* clarification of the “town portion” of the roadway – People in residential areas shouldn’t have to be inconvenienced by having signs placed on their property without their consent because the sign is on the town portion.

* signs placed in the area you’re running in – The last municipal election is a perfect example of this. Many of the candidates had signs in wards they weren’t running in. We had candidates running in wards 2,3,4 & 5 and who had signs in ward 1 & 6. I had numerous calls from people asking why I was running against Clr Colin Best because his opponent had signs in my area. This leads to confusion for voters and inevitably can lead to them not bothering to vote. Your signs should go in the area you are running in and nowhere else.

These are just some of the recommendations I would bring forward in an updated bylaw for election signs.

As a past & future candidate I ask of my colleagues to do their best to help stop this mess that’s happening. It’s your name on those signs and now people are getting upset. Don’t let them be upset at you.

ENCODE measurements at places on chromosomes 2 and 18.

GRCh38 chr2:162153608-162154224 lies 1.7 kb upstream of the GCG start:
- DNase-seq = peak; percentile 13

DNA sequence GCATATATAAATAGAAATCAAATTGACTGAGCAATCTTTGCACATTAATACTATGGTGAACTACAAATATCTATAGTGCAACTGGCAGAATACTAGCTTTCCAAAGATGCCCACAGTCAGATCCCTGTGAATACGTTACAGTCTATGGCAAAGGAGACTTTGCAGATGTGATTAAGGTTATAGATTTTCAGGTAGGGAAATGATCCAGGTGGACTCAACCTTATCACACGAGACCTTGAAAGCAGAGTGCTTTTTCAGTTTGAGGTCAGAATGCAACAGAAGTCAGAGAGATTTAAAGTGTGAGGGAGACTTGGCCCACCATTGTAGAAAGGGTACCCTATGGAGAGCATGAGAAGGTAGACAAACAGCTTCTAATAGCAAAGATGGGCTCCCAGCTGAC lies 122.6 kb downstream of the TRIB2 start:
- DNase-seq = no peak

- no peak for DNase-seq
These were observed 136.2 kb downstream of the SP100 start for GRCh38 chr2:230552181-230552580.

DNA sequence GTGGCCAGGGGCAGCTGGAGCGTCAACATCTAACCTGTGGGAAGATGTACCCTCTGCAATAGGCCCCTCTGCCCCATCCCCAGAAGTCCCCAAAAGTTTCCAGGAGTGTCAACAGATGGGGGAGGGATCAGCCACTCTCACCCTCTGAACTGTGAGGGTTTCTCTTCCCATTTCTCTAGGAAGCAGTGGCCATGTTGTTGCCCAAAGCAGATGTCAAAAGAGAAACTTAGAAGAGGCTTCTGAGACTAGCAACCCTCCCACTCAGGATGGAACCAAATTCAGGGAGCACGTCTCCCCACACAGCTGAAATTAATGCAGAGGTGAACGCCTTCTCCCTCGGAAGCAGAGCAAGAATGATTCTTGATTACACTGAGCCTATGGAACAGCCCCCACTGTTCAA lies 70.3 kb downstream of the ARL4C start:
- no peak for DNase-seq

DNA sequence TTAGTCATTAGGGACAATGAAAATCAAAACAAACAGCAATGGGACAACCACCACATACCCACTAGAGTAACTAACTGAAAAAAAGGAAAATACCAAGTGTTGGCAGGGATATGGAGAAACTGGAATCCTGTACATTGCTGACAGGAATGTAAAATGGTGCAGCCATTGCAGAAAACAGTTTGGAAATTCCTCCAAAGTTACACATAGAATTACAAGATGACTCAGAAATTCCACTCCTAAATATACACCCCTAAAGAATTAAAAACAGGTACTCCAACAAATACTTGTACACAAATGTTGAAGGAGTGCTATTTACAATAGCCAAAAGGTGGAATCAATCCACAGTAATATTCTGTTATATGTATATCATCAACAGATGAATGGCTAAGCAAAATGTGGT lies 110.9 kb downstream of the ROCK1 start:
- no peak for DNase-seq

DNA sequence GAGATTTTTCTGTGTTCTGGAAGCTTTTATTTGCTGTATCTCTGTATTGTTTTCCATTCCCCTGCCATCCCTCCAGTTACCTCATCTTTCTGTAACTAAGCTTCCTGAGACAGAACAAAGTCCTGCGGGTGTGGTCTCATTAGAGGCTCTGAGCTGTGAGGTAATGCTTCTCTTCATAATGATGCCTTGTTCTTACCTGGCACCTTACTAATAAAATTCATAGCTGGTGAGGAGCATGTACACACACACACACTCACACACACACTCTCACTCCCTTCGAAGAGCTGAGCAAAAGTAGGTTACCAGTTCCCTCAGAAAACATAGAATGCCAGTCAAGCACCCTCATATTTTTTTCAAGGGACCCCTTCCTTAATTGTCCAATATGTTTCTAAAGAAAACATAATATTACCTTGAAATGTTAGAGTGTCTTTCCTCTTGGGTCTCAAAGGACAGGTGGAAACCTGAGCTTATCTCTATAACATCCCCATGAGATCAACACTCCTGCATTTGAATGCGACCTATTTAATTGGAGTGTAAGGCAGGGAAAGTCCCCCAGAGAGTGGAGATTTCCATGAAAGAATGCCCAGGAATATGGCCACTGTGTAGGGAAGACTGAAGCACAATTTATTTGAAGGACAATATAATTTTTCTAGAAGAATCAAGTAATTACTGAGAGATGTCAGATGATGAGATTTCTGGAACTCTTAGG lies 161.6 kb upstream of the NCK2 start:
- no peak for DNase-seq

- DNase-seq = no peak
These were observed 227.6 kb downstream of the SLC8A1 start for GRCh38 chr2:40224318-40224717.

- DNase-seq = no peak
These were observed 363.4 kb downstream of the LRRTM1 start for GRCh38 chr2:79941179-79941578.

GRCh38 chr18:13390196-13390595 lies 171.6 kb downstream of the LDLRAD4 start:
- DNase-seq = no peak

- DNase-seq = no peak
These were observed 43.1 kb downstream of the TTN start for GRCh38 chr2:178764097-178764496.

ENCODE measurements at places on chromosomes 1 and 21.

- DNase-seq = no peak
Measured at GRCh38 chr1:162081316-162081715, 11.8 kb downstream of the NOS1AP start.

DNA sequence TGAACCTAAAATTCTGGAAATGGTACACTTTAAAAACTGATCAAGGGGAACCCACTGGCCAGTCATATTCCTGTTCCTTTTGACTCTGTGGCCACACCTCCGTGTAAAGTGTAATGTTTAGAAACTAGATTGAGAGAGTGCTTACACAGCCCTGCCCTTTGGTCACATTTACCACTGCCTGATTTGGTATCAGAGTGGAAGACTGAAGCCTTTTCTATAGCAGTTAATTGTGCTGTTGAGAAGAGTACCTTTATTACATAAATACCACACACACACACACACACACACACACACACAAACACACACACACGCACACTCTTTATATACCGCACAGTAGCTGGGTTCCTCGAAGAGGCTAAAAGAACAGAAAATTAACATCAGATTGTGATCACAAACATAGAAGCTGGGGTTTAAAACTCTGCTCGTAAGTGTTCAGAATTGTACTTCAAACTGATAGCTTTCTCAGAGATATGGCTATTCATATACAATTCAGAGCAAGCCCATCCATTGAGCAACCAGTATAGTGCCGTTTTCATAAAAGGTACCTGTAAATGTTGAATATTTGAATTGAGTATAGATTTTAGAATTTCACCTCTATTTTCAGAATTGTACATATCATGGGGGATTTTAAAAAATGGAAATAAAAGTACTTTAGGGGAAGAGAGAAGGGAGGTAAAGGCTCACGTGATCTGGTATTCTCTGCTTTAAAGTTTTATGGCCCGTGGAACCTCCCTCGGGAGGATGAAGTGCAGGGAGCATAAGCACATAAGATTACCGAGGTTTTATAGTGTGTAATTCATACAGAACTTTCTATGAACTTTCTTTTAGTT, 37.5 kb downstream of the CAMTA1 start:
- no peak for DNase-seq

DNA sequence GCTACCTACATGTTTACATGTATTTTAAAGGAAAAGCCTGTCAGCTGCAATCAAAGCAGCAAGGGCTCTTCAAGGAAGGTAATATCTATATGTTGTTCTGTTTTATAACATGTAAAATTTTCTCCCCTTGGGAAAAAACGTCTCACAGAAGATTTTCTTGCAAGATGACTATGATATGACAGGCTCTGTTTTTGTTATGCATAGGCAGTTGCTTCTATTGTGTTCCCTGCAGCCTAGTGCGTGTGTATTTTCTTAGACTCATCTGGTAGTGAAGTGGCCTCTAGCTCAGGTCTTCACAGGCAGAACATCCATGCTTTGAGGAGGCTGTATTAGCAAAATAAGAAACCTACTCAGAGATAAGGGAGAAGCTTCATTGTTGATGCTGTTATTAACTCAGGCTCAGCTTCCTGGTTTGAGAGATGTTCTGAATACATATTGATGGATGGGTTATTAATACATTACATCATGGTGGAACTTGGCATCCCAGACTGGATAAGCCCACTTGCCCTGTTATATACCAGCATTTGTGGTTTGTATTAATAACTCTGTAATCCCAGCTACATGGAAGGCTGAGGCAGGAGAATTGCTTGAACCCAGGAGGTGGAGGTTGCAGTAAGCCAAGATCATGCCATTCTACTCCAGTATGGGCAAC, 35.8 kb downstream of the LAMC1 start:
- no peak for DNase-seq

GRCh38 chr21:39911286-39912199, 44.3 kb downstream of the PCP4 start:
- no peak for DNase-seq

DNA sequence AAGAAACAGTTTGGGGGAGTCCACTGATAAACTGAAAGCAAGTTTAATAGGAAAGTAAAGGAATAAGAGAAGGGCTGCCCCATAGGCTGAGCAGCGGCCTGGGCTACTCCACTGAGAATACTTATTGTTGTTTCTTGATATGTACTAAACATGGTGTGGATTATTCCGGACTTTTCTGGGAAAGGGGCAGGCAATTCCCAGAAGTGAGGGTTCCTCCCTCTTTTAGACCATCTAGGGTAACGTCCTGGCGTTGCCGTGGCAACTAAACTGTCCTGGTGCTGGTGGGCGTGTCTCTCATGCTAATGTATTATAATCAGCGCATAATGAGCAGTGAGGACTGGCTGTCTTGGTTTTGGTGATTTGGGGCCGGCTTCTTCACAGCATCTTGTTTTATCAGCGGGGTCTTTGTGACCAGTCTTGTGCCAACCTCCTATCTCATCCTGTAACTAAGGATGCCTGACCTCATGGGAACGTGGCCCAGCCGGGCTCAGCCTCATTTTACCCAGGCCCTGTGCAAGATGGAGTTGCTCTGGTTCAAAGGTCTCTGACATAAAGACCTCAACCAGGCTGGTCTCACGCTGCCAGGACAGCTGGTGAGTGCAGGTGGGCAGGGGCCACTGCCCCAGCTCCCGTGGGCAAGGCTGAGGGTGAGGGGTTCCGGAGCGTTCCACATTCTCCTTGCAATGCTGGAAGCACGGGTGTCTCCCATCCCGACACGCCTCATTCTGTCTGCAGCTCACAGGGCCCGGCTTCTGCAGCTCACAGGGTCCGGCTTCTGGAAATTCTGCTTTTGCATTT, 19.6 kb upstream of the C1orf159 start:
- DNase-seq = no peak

Don’t just leave the signs to the sign team and forget about them and just to let you know, I have never had someone come to me and say “I voted for you because you had the most signs out there”

If we ban them, we’re also making it difficult for future candidates to run for election and in turn giving incumbents more power to keep their positions. We should always be doing what we can to help democracy when we can. And this is coming from someone who would benefit from a sign ban.

Campaigns need to step up. If you can put them up, you can keep them fixed and then take them down. Don’t expect town staff to collect them for you or expect a hefty bill.

We all love our town and we want to keep it clean. Walk the talk and make sure signs are placed legally and with some common sense in mind.

Let’s hope we remember this as we inevitably will enter into yet another discussion of banning signs. Let’s work together to make some common sense rules that will benefit everyone and keep democracy alive.